Sit down together and work out how much you’ll need for a roof over your head each night, transport between places, daily meals, cash for sightseeing and the odd night out, and a spare ‘emergency fund’ to see you through unforeseen events. You’ll also need to work out your ‘travel style’, and whether you’re happy to dorm room your way through Europe, or splurge on the odd private room.
Once you know the total amount you need, set clear saving goals and strict deadlines for meeting them. If saving is something you struggle with, there’s nothing like the threat of your partner leaving without you to help you put those pennies away!
Sell your unused stuff
When we left for our year on the road, we realised how much ‘stuff’ we had just lying around. Clothes and shoes we’d barely worn, electrical equipment and furniture we definitely wouldn’t need once travelling.
Pop items you’re unlikely to use on eBay or Gumtree, and make yourselves some quick cash. You’ll be surprised by what people pay for the things you deem useless; use that money on your travels (or at least spoil bae with a date night in an exotic location!).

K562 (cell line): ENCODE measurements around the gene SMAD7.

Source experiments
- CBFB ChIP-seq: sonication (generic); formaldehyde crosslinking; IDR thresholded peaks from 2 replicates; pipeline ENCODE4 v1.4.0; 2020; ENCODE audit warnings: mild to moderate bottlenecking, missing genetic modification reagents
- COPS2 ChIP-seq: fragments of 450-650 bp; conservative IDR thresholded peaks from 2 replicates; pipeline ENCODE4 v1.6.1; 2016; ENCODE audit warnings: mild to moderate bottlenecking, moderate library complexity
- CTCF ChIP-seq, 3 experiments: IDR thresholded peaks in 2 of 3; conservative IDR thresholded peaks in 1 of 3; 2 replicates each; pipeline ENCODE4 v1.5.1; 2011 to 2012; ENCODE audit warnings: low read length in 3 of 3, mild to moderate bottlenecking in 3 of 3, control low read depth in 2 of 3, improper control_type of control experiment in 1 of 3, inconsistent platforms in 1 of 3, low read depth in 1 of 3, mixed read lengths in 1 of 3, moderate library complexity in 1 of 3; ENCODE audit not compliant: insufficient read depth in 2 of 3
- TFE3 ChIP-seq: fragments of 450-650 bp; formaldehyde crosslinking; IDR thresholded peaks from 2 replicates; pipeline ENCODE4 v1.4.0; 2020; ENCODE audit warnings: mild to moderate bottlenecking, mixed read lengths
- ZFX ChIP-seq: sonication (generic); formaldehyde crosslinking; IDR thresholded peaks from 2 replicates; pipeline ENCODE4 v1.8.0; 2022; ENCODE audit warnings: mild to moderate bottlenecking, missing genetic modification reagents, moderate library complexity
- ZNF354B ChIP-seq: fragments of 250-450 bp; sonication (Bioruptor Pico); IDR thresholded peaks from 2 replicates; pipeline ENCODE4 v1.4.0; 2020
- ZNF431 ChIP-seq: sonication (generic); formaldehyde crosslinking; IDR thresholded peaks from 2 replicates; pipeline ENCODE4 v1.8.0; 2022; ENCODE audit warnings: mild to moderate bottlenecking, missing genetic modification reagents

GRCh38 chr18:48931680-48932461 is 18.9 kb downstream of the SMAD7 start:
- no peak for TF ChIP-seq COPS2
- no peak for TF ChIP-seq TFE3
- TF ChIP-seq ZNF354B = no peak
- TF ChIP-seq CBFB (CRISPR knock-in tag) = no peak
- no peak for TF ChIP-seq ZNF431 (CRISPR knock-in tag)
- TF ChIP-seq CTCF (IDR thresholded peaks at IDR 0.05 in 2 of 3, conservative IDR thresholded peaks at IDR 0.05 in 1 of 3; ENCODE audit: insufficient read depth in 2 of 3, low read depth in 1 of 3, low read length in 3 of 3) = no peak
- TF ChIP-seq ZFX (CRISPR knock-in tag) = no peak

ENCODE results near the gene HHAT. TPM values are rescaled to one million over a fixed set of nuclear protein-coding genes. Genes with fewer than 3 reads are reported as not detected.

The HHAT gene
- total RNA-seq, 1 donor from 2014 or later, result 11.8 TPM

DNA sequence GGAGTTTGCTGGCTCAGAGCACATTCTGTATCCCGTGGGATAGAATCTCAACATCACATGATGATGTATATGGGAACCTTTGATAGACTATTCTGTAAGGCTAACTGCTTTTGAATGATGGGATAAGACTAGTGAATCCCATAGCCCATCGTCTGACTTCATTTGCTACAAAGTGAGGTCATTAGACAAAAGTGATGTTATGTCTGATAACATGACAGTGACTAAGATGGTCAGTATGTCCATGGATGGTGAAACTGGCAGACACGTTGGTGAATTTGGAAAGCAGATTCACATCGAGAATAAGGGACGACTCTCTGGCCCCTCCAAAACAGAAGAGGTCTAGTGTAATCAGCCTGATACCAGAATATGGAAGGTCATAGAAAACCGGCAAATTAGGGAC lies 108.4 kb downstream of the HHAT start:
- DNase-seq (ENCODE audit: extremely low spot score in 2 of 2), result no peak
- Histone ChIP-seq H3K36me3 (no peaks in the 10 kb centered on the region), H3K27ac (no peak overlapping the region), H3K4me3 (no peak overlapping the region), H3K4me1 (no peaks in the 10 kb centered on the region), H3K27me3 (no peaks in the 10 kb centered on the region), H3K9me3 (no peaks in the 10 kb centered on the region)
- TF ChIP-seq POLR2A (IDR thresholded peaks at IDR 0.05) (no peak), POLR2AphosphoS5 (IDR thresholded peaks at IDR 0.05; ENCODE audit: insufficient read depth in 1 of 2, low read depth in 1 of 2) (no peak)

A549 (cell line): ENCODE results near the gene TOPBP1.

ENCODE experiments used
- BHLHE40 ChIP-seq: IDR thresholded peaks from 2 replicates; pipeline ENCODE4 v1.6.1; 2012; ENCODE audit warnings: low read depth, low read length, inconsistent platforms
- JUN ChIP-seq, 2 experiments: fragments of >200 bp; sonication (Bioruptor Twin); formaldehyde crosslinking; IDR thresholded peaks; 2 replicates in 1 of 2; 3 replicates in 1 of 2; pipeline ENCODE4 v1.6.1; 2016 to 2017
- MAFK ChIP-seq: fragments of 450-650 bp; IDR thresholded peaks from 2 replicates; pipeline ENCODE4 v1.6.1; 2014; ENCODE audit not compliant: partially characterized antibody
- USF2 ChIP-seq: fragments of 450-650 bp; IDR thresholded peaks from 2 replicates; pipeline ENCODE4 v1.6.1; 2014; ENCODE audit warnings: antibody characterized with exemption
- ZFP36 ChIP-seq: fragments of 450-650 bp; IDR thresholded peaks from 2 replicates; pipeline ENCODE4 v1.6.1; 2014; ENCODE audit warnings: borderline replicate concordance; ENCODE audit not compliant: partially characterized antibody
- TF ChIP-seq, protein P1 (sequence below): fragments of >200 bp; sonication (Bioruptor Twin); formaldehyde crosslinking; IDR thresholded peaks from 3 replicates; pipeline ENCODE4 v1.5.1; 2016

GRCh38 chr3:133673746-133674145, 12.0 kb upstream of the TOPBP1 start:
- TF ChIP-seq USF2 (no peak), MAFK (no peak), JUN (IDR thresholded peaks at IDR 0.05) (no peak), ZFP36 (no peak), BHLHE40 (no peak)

Do your research
Last year, while road tripping through the Namibian desert, we decided to wing it and not organise our accommodation ahead of time (in hindsight, not the best decision when travelling in one of the world’s most remote regions…!). It was only after we showed up at the hotel lobby in Sossusvlei that we were informed we’d picked the peak season to travel, and the only room available would set us back USD $350… a night.
The moral of the story? Winging it can be fun and spontaneous, but if we’d done our homework before arriving at our destination, we’d have been much better prepared and saved A LOT of cash in the process.
On the road:
Travel in shoulder season
Imagine exploring Rome’s ancient sites, wandering the streets of Paris hand-in-hand, and enjoying the nightlife of Berlin together with minimal crowds, pleasant weather - and at a fraction of the usual cost.
Seem impossible? Think again!